A meta-analysis by Binder et al. (2009) examining the neural basis of semantic processing across 120 studies focused on studies contrasting semantically rich conditions to semantically poor conditions. For example, studies that compared neural responses to meaningful words against meaningless pronounceable nonwords (pseudowords) or comparisons of high-imageability words against low-imageability words were included. They also used selection criteria to control for differences in “effort” or time-on-task between conditions by only including studies with either no differences in performance between conditions of interest or that had made an effort to account for those differences in some way, such as statistically modeling neural variance due to RTs. The consistent results across functional neuroimaging studies for semantically rich conditions compared with semantically impoverished conditions revealed a set of brain areas that strikingly overlapped with what has come to be known as the “default mode” (DM) network (Buckner, Andrews-Hanna, & Schacter, 2008; Gusnard & Raichle, 2001). This prominently includes a largely bilateral set of regions such as the angular gyrus (AG), posterior cingulate (PC), precuneus, middle temporal gyrus (MTG), anterior temporal lobes (ATL), and dorsomedial pFC. It contrasts with and is spatially nonoverlapping with the “task-positive” network (Fox et al., 2005). This latter set of regions has been associated with a diverse array of resource-demanding functions, leading it to also be termed the “multiple-demand” (MD) network (Duncan, 2010). Like the DM network, the MD network is also largely bilateral and includes the inferior frontal junction (IFJ; centered at the junction of the inferior frontal and precentral sulci), intraparietal sulcus (IPS), and SMA. There was also a small third set of regions that showed some spatial overlap between these two networks, including the supramarginal gyrus (SMG) and ventral occipitotemporal cortex (vOT; Binder et al., 2009). Because words primarily differ from well-matched nonwords in that words are meaningful, areas more activated for words that largely correspond to the DM network have been interpreted as carrying out semantic processing (McNorgan et al., 2015; Cattinelli et al., 2013; Taylor et al., 2013; Binder & Desai, 2011; Binder et al., 1999, 2009).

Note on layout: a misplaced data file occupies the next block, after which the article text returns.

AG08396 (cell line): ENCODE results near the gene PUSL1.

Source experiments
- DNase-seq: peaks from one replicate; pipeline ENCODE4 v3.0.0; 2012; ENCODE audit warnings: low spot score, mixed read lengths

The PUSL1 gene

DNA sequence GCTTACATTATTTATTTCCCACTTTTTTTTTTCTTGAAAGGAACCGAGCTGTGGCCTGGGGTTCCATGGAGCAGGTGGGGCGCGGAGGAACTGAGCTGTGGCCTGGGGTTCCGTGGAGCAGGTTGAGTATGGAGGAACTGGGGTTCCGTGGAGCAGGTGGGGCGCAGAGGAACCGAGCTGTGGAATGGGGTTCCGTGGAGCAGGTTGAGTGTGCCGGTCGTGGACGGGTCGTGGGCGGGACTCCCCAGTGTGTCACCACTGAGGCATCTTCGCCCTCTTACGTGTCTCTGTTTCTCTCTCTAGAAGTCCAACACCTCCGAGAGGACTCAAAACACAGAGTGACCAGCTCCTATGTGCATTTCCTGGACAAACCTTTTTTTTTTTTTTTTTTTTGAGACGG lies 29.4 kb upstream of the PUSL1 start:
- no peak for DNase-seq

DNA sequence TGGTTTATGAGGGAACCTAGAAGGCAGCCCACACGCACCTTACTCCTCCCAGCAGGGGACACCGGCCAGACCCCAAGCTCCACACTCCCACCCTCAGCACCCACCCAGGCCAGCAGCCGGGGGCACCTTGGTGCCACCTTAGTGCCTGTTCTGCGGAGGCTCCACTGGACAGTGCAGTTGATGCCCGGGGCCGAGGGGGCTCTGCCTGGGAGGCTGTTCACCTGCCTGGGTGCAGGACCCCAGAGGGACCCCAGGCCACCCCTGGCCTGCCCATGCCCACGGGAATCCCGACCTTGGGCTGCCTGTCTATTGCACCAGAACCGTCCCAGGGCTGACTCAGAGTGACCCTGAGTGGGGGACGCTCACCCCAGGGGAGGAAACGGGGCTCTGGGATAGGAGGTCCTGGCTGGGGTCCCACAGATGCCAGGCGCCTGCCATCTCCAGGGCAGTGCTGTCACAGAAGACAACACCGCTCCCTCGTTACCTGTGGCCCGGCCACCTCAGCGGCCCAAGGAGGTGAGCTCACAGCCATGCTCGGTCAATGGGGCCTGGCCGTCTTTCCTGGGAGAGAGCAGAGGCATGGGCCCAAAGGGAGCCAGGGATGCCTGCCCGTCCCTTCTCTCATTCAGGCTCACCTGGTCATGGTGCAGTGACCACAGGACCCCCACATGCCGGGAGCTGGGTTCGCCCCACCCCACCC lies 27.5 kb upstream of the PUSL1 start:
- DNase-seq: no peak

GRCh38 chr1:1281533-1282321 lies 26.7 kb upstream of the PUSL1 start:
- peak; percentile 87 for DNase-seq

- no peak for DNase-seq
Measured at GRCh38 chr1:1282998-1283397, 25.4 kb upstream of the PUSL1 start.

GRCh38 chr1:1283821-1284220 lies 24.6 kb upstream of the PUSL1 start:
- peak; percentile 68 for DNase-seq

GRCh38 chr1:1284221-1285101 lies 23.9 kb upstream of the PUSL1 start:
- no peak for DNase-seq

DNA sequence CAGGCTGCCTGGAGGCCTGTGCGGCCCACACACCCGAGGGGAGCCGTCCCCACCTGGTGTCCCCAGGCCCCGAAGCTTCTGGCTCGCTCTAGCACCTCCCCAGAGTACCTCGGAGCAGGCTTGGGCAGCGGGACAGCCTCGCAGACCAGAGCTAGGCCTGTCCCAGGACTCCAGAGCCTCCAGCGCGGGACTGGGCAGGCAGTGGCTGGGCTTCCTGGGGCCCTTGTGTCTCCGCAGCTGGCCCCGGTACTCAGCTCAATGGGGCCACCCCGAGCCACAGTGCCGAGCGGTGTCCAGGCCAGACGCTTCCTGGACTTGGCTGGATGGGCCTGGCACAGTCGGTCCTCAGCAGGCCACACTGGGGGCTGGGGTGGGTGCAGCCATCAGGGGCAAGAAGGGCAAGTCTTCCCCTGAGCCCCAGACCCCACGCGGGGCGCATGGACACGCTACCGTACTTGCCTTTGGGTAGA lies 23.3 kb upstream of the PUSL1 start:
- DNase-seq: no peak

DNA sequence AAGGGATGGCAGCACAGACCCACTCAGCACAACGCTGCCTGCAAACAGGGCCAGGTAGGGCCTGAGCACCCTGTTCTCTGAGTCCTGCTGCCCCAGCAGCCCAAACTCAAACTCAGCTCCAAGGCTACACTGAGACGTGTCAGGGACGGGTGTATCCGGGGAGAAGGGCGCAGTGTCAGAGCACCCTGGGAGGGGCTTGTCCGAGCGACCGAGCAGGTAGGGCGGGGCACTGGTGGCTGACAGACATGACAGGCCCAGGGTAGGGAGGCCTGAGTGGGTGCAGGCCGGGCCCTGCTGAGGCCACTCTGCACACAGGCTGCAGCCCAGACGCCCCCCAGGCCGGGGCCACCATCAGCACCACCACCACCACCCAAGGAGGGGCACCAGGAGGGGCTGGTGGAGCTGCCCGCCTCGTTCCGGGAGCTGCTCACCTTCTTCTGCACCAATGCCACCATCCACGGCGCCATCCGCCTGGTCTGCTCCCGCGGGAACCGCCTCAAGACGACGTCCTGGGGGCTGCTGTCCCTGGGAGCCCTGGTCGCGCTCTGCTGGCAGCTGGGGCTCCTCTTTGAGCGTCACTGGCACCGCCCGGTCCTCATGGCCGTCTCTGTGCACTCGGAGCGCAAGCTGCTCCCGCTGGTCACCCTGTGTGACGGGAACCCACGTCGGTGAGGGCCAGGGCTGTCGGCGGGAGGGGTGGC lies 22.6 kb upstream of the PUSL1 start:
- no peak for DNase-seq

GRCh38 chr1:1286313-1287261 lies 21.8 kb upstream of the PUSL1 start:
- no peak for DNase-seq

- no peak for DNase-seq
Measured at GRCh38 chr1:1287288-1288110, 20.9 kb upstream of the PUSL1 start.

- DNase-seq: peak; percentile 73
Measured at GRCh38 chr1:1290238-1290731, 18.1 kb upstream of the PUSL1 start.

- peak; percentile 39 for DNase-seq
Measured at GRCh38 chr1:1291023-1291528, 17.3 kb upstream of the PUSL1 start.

The original goal of the first experiment reported here was to replicate in a single fMRI study the overall pattern of results from the basic semantic contrast in the Binder et al. (2009) meta-analysis. These data, however, showed a surprising pattern. We found activation in the MD network for words compared with nonwords and activation in the putative semantic network for nonwords compared with words. This was surprising considering that nonwords do not have meaning. To better understand the source of this finding, we turned again to the Binder et al. (2009) meta-analysis, which included numerous studies using the lexical decision task. A representative example is an earlier study by Binder, Westbury, McKiernan, Possing, and Medler (2005). As in the current study, their participants performed lexical decision on stimuli that were either words or pronounceable nonwords. The nonwords were well matched to the words in terms of phonological and orthographic measures. The words also varied in imageability and concreteness—semantic factors that were treated as essentially the same because of their high correlation of .94 based on ratings from the MRC Psycholinguistic Database (Coltheart, 1981). Words were matched for frequency across levels of imageability. In comparing the Binder et al. (2005) stimulus words with ours, we found that, although they did not differ in imageability, the median word frequency of their words was 16.8 occurrences per million (midpoint of the lowest quartile: 6.6), whereas ours were 12.4 occurrences per million (midpoint of the lowest quartile: 2.6), both according to the CELEX lexical database (Baayen, Piepenbrock, & Gulikers, 1995). This difference suggested word frequency as a possible source of the diverging patterns for the lexical contrast.